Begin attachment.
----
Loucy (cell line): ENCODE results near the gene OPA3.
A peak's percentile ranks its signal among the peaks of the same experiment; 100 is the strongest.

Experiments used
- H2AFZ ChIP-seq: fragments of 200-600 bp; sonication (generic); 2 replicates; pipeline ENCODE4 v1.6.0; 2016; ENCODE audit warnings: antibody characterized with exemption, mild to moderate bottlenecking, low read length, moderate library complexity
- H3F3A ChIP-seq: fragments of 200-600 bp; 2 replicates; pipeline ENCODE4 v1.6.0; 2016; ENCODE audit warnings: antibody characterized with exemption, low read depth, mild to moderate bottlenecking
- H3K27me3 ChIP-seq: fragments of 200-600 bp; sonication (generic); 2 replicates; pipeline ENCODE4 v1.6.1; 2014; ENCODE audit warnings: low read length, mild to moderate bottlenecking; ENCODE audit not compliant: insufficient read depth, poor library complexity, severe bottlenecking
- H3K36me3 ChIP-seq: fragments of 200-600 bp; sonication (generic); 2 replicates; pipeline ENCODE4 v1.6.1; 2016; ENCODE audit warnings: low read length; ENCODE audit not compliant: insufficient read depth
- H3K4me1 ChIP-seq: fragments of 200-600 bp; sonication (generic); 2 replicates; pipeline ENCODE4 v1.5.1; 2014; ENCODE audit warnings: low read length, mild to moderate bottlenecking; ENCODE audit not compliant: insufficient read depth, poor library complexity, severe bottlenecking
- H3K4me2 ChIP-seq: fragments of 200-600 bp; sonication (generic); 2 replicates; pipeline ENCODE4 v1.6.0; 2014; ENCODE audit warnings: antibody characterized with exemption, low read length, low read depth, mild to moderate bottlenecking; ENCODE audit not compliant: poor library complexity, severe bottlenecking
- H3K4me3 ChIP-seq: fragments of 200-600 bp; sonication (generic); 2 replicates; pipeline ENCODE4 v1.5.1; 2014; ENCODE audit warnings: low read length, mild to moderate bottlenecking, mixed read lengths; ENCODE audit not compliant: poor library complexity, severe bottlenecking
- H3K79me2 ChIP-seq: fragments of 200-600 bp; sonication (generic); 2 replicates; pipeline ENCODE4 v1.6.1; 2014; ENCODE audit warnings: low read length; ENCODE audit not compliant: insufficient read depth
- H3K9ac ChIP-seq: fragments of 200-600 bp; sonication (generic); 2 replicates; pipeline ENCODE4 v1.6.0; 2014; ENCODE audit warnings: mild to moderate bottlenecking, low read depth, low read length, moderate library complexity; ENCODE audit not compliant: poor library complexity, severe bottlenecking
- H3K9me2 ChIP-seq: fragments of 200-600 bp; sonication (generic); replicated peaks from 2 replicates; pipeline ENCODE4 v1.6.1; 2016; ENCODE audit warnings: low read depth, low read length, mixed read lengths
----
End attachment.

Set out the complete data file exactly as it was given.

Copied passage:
Loucy (cell line): ENCODE results near the gene OPA3.
A peak's percentile ranks its signal among the peaks of the same experiment; 100 is the strongest.

Experiments used
- H2AFZ ChIP-seq: fragments of 200-600 bp; sonication (generic); 2 replicates; pipeline ENCODE4 v1.6.0; 2016; ENCODE audit warnings: antibody characterized with exemption, mild to moderate bottlenecking, low read length, moderate library complexity
- H3F3A ChIP-seq: fragments of 200-600 bp; 2 replicates; pipeline ENCODE4 v1.6.0; 2016; ENCODE audit warnings: antibody characterized with exemption, low read depth, mild to moderate bottlenecking
- H3K27me3 ChIP-seq: fragments of 200-600 bp; sonication (generic); 2 replicates; pipeline ENCODE4 v1.6.1; 2014; ENCODE audit warnings: low read length, mild to moderate bottlenecking; ENCODE audit not compliant: insufficient read depth, poor library complexity, severe bottlenecking
- H3K36me3 ChIP-seq: fragments of 200-600 bp; sonication (generic); 2 replicates; pipeline ENCODE4 v1.6.1; 2016; ENCODE audit warnings: low read length; ENCODE audit not compliant: insufficient read depth
- H3K4me1 ChIP-seq: fragments of 200-600 bp; sonication (generic); 2 replicates; pipeline ENCODE4 v1.5.1; 2014; ENCODE audit warnings: low read length, mild to moderate bottlenecking; ENCODE audit not compliant: insufficient read depth, poor library complexity, severe bottlenecking
- H3K4me2 ChIP-seq: fragments of 200-600 bp; sonication (generic); 2 replicates; pipeline ENCODE4 v1.6.0; 2014; ENCODE audit warnings: antibody characterized with exemption, low read length, low read depth, mild to moderate bottlenecking; ENCODE audit not compliant: poor library complexity, severe bottlenecking
- H3K4me3 ChIP-seq: fragments of 200-600 bp; sonication (generic); 2 replicates; pipeline ENCODE4 v1.5.1; 2014; ENCODE audit warnings: low read length, mild to moderate bottlenecking, mixed read lengths; ENCODE audit not compliant: poor library complexity, severe bottlenecking
- H3K79me2 ChIP-seq: fragments of 200-600 bp; sonication (generic); 2 replicates; pipeline ENCODE4 v1.6.1; 2014; ENCODE audit warnings: low read length; ENCODE audit not compliant: insufficient read depth
- H3K9ac ChIP-seq: fragments of 200-600 bp; sonication (generic); 2 replicates; pipeline ENCODE4 v1.6.0; 2014; ENCODE audit warnings: mild to moderate bottlenecking, low read depth, low read length, moderate library complexity; ENCODE audit not compliant: poor library complexity, severe bottlenecking
- H3K9me2 ChIP-seq: fragments of 200-600 bp; sonication (generic); replicated peaks from 2 replicates; pipeline ENCODE4 v1.6.1; 2016; ENCODE audit warnings: low read depth, low read length, mixed read lengths